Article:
Helmet Lab

Virginia Tech Helmet Lab located in Kelly Hall, Oct. 14 2022.

While the window in Kelly Hall looking out towards the outdoor stairs of Turner Place may look unsuspecting, there is ground-breaking, life saving research that takes place behind it.

The Helmet Lab is an injury biomechanics research lab at Virginia Tech founded by Stefan Duma, Ph.D., and Steve Rosen, Ph.D., in 2007. They started with just 4,000 data points and a small team. Fast-forward to the present, a team of undergraduate and graduate student engineers led by directors Barry Miller, Ph.D., and Mark Begonia, Ph.D., continue to design interventions to prevent any sort of injury. This includes preventative injury testing in children’s toys, sport helmets, rugby mouthguards and drone impact risk.

Although the lab is most known for helmet testing, it does not design or produce helmets. Instead, helmet manufacturers from around the world send their helmets to have them rated using the Helmet Lab’s patented five-star rating system. The lab sends the respective companies their results, and from there, the company decides if they want to re-adjust the design or keep the helmet how it is.

“Just because you buy a helmet that does pass the standard safety tests, that does not mean you are not still at great risk for a concussion,” Miller said. “Consumers want to know what helmets barely passed the standards and which ones passed with flying colors.”

The five-star rating system was created after four years of data collection starting in 2007. The Helmet Lab website details their early stages of the process which included inserting wireless sensors into football helmets to measure any impact on the field. Any intense level of force above a certain threshold would trigger the sensors to detect movement and rotation of the head in case of a concussion.

 “Before the five-star rating system, consumers had no idea which helmets were more effective just because there was no way to compare, and this was an issue in several sports,” Miller said. “Standard rating systems of helmets on the market are used as the bare minimum pass/fail safety standards for sportswear.”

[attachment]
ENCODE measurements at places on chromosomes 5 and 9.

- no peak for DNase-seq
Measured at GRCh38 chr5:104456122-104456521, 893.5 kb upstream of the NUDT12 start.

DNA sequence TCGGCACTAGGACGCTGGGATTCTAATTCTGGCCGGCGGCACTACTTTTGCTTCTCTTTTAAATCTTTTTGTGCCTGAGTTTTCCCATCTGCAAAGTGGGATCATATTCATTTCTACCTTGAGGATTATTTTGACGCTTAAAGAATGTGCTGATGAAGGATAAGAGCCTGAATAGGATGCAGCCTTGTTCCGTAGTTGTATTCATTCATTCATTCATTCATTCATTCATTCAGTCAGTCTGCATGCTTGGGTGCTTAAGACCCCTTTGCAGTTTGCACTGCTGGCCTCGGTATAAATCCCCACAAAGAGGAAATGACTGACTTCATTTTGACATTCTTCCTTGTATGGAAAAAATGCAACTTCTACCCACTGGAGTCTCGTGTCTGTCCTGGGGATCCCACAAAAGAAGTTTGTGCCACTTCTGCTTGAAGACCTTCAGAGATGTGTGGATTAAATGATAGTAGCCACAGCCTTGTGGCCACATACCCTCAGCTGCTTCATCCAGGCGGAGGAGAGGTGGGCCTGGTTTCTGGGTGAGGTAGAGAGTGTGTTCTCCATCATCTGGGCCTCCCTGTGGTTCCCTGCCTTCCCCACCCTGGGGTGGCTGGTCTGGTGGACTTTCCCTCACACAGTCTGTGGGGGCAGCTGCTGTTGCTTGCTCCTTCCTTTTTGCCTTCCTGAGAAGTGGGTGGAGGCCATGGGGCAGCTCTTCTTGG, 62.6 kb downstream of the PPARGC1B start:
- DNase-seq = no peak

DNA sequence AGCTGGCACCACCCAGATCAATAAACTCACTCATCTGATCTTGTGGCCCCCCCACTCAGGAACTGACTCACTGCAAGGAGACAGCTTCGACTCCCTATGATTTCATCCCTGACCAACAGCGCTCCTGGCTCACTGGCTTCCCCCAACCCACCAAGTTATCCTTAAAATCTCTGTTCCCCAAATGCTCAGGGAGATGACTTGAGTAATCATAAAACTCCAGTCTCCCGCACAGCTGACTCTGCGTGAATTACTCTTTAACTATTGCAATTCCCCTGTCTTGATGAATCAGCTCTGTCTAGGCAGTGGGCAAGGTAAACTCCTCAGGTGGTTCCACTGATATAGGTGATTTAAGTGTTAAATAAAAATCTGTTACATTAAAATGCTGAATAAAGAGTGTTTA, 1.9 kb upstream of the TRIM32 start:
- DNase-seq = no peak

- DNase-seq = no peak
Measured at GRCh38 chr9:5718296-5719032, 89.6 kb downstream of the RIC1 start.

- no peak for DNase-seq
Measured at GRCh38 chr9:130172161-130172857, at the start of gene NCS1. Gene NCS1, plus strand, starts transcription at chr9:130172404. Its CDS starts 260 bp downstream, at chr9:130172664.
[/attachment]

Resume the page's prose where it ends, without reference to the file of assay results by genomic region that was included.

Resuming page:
Before the Helmet Lab became involved, equestrian helmets were just being certified by pass/fail standards. Concussions cases were extremely high; parents and athletes in the sport were in search of safer helmets. Equestrian helmet companies started to send their helmets to the Helmet Lab in search of supplemental safety tests. Since then, several companies have taken those results and started creating safer, better helmets. 

“Manufacturers come to us. They want that Virginia Tech five-star rating certification on their helmets because people know our system works,” Miller said.

Miller and Begonia joined the helmet lab team four years ago and both have continued to keep up with the constant advancement of sports technology. They both discussed their ventures into new areas of injury-prone testing, from Nerf Guns to drones. It is all for a common purpose; to serve the public as a land-grant research institution, and their visions continue to evolve.

“I have a young daughter,” Begonia said. “I would love to see more testing equipment representation, such as testing mannequins being specialized for youths and females so we may be as accurate as possible.”

If you are interested in learning more about the lab and the research being done, check out their website at https://www.helmet.beam.vt.edu

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